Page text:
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If x > y, x < 6, and y > -3, what is the largest prime number that

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If x > y, x < 6, and y > -3, what is the largest prime number that  [#permalink]

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New post 22 Feb 2008, 13:01
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If x > y, x < 6, and y > -3, what is the largest prime number that could be equal to x + y?

A. 11
B. 13
C. 7
D. 5
E. 2
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Re: If x > y, x < 6, and y > -3, what is the largest prime number that  [#permalink]

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New post 22 Feb 2008, 14:56
Im going with 7

X>Y
X<6
Y>-3

Possible X Possible Y
5 2 = 7
5 0

Primes: 3, 5, 7, 11, 13, etc.
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Re: If x > y, x < 6, and y > -3, what is the largest prime number that  [#permalink]

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New post 22 Feb 2008, 15:18
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jimmyjamesdonkey wrote:
If x>y, x<6, and y> -3, what is the largest prime number that could be equal to x+y?


Primes: 2, 3, 5, 7, 11, 13, 17, etc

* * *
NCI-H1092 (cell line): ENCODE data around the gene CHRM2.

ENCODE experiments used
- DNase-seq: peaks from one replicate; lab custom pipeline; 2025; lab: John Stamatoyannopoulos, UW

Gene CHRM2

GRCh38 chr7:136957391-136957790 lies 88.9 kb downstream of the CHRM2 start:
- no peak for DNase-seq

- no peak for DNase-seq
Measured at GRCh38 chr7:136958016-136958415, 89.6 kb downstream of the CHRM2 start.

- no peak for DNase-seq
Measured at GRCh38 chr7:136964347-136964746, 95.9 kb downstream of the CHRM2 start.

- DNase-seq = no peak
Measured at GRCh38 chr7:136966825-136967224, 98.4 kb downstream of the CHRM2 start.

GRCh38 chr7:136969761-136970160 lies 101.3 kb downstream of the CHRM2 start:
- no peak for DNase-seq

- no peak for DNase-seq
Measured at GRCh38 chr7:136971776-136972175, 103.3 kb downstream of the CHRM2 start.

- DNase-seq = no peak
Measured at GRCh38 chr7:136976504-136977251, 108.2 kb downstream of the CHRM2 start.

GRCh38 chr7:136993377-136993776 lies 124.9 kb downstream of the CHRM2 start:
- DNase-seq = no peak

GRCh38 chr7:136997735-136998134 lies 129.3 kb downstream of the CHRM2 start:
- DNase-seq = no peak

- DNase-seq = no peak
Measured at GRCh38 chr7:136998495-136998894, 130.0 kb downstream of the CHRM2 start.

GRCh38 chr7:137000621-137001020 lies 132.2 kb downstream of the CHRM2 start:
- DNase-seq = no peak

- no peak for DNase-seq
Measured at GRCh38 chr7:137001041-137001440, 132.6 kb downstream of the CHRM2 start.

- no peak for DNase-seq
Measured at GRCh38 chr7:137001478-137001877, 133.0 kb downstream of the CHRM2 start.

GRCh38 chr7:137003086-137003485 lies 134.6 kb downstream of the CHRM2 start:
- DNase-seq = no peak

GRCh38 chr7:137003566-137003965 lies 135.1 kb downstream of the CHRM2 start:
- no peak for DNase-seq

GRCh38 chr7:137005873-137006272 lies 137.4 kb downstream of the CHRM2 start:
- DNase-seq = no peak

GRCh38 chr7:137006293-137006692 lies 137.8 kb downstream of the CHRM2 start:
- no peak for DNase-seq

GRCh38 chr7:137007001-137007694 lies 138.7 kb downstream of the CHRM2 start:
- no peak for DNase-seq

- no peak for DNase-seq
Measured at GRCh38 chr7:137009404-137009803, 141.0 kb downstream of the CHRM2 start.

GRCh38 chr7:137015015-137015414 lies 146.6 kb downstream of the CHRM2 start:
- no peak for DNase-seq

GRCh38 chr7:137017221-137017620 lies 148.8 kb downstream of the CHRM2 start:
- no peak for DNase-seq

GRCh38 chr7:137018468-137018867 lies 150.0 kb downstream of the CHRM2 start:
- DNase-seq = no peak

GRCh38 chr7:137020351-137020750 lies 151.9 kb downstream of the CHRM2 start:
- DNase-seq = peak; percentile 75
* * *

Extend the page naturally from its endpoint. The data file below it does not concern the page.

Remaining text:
If X is less than 6 and y is less than X, then 6+6 = 12 would be impossible. We know 13 and all the primes > 13 are out. Let's try 11.

5.9 + 5.1 = 11

5.9 < 6
5.1 < 5.9

everything checks out

Answer 11

Only trick is to remember there aren't any restrictions on the numbers, ie they don't have to be integers.
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Re: If x > y, x < 6, and y > -3, what is the largest prime number that  [#permalink]

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New post 24 Jun 2008, 10:47
Question:

If x>y, x<6 and y > -3, what is the largest prime number that could be equal to x+y ?

My answer:

sorting out inequalities here, simplified form is -3 < y < x < 6

So as per this x not equals y and is less greater than x. As x is <6, largest possible value is 5. Hence largest possible value for y is 4 (as it should be < x). Maximum SUM (x+y) =10 and largest prime possible is 7

As per MGMAT explanation answer is 11. Here is the explanation from the book which doesn't make sense to me:

"The upper extreme for x is less than 6. The upper extreme for y is also < 6 as long as it is less than x. Therefor, x+y must be less than 12.The larget prime number less than 12 is 11".

The part I am not clear here is "The upper extreme for y is also < 6 as long as it is less than x". How it can be ever > 4 as it should be always less than x which in turn should be < 6 ?
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Re: If x > y, x < 6, and y > -3, what is the largest prime number that  [#permalink]

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New post 24 Jun 2008, 10:54
1